VMware vRealize Ping Management Pack
Updated: Oct 14, 2022
VMware dropped vRealize Operations (vROps) 8.2 a couple weeks ago. Lots of great new stuff, including the VMware vRealize Ping management pack. Matt Bradford published a great blog post discussing everything new in 8.2: https://blogs.vmware.com/management/2020/10/whats-new-vrops-82.html.
I'd like to go into a bit more detail around the Ping management pack. For years, users have been asking for up/down functionality with varying degrees of success. I've personally used the VM Power State property, the VM Powered On metric, and the VM OS Uptime metric to determine VM availability. I've created symptoms, alerts, and a dashboard using these to show VM availability: https://bpatvmware.wixsite.com/bpatvmware/post/vmware-vm-availability
While helpful, this was mostly reactionary with no historical trends. I could tell when a VM was powered down and when a VM had recently rebooted, but I wanted more. The new Ping management pack provides the additional detail I was looking for. Let's explore the management pack itself. It's available as a Native Management Pack out of the box with vROps.
It includes a dashboard, five views, a symptom, and an alert:
To enable the Ping adapter, click the ACTIVATE button at the bottom of the management pack tile. It will take you to the adapter configuration:
I've called mine Ping_Adapter. According to the Information bubble, each adapter instance can support up to 5000 addresses, but in practice I've seen it supports up to 5000 characters. The configuration provides two different ways to list your endpoints, if the Address List is empty the Configuration File will be used. If both are empty, nothing will be used.
Address List - this is a comma separated list of endpoints. IPs, FQDNs, and CIDR notation IP ranges are supported.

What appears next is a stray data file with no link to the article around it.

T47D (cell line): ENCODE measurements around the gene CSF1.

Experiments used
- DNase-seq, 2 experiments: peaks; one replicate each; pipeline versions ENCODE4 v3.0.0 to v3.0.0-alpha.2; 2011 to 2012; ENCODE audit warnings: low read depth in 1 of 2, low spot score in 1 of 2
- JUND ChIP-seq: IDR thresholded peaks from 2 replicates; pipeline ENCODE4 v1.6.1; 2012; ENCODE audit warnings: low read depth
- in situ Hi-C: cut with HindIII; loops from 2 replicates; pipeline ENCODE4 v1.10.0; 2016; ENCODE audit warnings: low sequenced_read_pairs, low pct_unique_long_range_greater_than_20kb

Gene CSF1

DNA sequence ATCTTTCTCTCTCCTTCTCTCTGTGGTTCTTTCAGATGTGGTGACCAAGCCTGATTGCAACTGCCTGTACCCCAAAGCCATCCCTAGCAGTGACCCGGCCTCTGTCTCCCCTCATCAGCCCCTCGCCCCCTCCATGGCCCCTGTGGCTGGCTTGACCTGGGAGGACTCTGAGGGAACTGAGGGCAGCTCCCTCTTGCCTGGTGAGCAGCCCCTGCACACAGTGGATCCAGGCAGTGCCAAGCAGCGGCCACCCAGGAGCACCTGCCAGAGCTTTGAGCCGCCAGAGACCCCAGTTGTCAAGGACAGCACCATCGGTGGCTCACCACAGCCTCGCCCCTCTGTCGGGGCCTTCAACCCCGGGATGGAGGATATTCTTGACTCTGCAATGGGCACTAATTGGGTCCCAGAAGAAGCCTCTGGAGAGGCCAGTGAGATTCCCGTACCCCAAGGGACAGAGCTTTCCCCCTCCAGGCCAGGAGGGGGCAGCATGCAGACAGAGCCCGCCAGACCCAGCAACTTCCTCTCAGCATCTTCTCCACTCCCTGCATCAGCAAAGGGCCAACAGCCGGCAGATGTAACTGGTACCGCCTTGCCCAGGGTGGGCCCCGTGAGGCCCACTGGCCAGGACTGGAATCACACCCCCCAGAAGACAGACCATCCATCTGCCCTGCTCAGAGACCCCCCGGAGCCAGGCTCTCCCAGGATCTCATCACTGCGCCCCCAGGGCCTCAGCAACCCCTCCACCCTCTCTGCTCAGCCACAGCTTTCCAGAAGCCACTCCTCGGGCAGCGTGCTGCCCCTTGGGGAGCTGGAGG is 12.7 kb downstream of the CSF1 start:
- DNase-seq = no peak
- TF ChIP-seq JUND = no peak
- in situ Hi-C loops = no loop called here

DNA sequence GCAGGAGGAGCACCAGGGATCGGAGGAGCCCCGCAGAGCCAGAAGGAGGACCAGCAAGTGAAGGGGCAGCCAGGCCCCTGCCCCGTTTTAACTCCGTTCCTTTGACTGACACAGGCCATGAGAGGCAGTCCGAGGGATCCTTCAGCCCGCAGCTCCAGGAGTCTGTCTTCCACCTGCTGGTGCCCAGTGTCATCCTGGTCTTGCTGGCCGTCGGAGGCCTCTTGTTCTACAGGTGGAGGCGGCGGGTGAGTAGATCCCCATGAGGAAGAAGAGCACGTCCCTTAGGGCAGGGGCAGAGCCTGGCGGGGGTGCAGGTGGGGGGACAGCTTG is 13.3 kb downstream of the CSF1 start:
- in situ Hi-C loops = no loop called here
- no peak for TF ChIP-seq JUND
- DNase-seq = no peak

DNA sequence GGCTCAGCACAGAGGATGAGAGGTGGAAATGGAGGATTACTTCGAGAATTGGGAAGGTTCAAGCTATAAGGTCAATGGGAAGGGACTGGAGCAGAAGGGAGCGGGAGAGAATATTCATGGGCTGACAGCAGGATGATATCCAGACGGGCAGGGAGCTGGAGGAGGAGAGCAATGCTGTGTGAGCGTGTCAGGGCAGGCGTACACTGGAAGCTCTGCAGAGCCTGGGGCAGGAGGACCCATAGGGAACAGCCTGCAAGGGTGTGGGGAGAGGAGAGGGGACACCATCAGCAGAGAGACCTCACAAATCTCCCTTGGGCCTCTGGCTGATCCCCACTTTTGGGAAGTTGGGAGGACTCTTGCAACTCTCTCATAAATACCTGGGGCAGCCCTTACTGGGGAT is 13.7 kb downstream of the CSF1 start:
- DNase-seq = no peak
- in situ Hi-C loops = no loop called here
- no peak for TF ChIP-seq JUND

Configuration File Name - this is the name of the file (XML) that contains your list of endpoints. IPs, FQDNs, CIDR notation IP ranges, and general IP ranges are supported. An example might look something like this:
Advanced Settings provides the user with even more functionality:
Wait Interval Time (second) - number of seconds to wait before running the next batch of pings, default is 0, range is 0-300 seconds.
Batch Size - number of request objects sent to each target, default is 20, range is 20-300.
Interval (millisecond) - number of milliseconds that that fping waits between successive packets to each target. Default is 2000 milliseconds, with no upper bound.
DNS Name Resolve Internal (minute) - number of minutes to re-resolve DNS names. Default is 30, minimum is 15, there is no upper bound.
Packet Size (byte) - number of bytes to be sent in ping. Default is 56, range is 56-65536.
Don't Fragment - turns off/on the "Don't Fragment" bit in the IP header. Default is False.
Generate FQDN Child IPs - turns off/on the generation of IP objects and adds them as children of the original FQDN. Default is False.
The Ping Overview dashboard provides the user with visibility into availability of their endpoints. The top row shows the latency and packet loss distribution for all targets. This allows the user to visualize the distribution of problems. The second row allows the user to select a ping target, which then populates metrics in the remaining widgets, showing things like: pack latency, average latency, peak packet loss, and average packet loss.
Sorting on peak latency and/or peak packet loss allows the user to easily see problematic endpoints. In lieu of watching dashboards, the user can also create an Alert based on any of these new metrics. It makes sense to create a Symptom/Alert pair based on peak packet loss of 100%, indicating a target is potentially down. Here's my Symptom, it will trigger when peak packet loss is 100%.
Here's my Alert, it will be generated after two consecutive Symptom triggers. I've configured it to be a Critical Alert.
Finally, I enabled the Alert in the vSphere Solution's Default Policy. I added a down target to my list of IPs/FQDNs and the Alert triggered.
Administrators can now be notified of down endpoints, be they VMs, ESXi Hosts, or any other object.